These reactions reveal two issues: First, despite Turkish society’s conservatism on matters of sex, sexuality, the female body, and religion, that no one has threatened the owners of the “halal” sex store with a lawsuit (or worse) is good news for Demirel. Finally, Turkey seems to be developing a more tolerant streak toward that which is different.
The second point, however, blunts the first one: Much of the negative reaction to the e-helal-sex-store shows how, at the basic level, religious and secular segments of Turkish society share much more in common than they would like to think. A female TV show host recently lost her job because a high-ranking member of the ruling party disliked her décolletage. Meanwhile, an MP from the secular opposition party is attempting to reverse the liberalization of the wearing of Islamic headscarves in government offices.
In Turkey, public discussion of sex continues to be a delicate topic. Some politicians favor to miss the topic altogether.
During a recent visit to a new Ankara shopping centre, Prime Minister Recep Tayyip Erdogan faced the possible embarasment of walking past a Victoria’s Secret shop, a chain well-known for its lingerie.
Quietly, the owners of the shop pulled down their shutters prior to the prime minister walking by – avoiding the possibility of mutual embarrassment. Last year, conservative Prime Minister Recep Tayyip Erdogan suggested that all sex shops be renamed “love shops.”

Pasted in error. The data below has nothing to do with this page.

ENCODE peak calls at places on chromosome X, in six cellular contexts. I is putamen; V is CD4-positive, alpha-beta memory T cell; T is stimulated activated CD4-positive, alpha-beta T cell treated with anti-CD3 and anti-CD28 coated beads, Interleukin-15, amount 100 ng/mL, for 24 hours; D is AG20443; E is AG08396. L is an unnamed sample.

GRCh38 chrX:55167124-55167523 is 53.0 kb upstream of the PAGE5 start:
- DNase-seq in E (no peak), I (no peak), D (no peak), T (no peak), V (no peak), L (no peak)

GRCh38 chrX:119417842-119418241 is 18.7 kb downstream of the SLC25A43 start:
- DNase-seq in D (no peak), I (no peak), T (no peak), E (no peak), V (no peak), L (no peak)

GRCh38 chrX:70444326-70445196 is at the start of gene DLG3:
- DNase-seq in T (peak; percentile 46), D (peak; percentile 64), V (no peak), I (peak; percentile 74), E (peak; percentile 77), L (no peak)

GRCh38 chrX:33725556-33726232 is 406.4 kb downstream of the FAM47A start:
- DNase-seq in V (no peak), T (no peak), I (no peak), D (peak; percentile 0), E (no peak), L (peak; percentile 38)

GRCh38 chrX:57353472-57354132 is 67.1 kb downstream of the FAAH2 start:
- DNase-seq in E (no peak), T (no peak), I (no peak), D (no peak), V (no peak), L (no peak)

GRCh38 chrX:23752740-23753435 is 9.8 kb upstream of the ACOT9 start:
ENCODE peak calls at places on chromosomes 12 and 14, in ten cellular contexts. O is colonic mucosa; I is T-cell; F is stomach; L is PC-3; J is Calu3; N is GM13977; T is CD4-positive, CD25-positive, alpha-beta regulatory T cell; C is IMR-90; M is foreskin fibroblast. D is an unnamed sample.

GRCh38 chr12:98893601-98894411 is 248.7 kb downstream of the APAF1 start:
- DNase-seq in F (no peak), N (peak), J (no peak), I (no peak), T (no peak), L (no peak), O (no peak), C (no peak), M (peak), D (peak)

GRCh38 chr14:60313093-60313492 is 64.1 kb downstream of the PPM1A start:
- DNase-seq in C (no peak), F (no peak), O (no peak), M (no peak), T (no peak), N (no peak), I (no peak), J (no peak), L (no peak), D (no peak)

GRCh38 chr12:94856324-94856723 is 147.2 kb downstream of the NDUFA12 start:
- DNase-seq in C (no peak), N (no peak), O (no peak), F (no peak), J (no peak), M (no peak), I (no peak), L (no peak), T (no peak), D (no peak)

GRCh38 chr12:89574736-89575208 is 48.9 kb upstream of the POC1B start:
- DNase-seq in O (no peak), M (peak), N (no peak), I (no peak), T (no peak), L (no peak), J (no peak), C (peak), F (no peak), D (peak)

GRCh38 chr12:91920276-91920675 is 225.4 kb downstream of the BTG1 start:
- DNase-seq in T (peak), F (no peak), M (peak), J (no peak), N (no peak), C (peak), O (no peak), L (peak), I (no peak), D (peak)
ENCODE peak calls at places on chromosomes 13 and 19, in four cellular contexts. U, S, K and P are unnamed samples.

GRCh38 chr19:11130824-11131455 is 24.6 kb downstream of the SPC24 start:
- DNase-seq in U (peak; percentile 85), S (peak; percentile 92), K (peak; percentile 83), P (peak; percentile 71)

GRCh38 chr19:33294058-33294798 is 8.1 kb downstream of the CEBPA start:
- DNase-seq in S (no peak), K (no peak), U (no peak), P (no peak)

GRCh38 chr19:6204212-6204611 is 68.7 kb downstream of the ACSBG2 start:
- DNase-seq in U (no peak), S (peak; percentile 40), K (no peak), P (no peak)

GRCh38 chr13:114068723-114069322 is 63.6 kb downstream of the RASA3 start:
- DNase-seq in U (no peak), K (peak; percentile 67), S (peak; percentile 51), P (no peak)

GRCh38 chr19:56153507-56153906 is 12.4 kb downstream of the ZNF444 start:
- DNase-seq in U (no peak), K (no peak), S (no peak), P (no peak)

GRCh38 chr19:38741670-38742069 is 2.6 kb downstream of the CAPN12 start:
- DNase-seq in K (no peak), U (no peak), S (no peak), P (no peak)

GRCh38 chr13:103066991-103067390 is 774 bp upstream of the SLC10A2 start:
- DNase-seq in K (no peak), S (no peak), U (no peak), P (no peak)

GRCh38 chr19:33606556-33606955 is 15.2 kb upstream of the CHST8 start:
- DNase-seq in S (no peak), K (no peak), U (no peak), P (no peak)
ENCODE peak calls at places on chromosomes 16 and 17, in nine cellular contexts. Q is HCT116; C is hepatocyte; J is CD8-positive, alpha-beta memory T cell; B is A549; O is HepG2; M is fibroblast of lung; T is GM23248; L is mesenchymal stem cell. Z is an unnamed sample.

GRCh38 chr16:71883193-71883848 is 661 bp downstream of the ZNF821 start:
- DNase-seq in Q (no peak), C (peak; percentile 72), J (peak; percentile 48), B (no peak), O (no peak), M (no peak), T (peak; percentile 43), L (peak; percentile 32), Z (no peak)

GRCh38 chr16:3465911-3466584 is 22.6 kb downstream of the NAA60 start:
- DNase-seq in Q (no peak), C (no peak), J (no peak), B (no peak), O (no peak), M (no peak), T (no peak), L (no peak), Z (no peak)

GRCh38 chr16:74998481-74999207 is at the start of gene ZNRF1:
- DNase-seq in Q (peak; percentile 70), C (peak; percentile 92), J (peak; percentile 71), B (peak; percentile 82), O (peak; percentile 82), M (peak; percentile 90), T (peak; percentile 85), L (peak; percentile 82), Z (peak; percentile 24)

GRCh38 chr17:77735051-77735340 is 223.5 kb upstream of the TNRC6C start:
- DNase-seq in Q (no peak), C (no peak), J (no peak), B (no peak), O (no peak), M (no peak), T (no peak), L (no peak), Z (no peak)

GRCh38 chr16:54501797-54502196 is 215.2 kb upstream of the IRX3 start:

Neighbourhoods in Istanbul, that are unlikely to become disturbed by prime-ministerial walkabouts, several dozen sex shops operate. None claims to operate in the name of religion.
“People come freely to shop here,” says one owner, who preferred not to give his name.
Does he worry about his customers leaving him for Helal Sex Shop?
“I haven’t checked their website,” he answers dismissively.
But numerous other people have. Some accuse the web site of taking benefit of a trend for Islamic-approved goods.
“They invented ‘Islamic fashion’,” writes one Turkey’s most-read newspaper columnist, Ahmet Hakan, “Then ‘Islamic hotels’ and ‘Islamic holidays’. Now, finally, they’ve moved into sexual products.”‘ and ‘Islamic holidays’. Now, lastly, they’ve moved into sexual goods.”
On social media in Turkey, Helal Sex Shop will be the topic of intense, sometimes mocking and graphic debate – a lot of it unrepeatable right here.
“Let your Helal shop be for the best… The only thing you have not exploited for religion was lubricant,” writes one critic on Twitter.
“It’s a website that helps people who are having sex with their spouses,” posts another commentator. “Instead of being criticised it deserves to be appreciated.”The debate has helped to spread the word. Helal Sex Shop now gets about 50,000 clicks a day.
The interest has taken Haluk Demirel by surprise. Under the weight of users, his site has now crashed.
As one contributor pointed out, Turkey has its fair share of liberals, Islamic and secular. But the reactions to “Helal Sex Shop,” décolletage and Islamic headscarves show that liberalism has a long way to go before it becomes a force to be reckoned with in Turkish politics.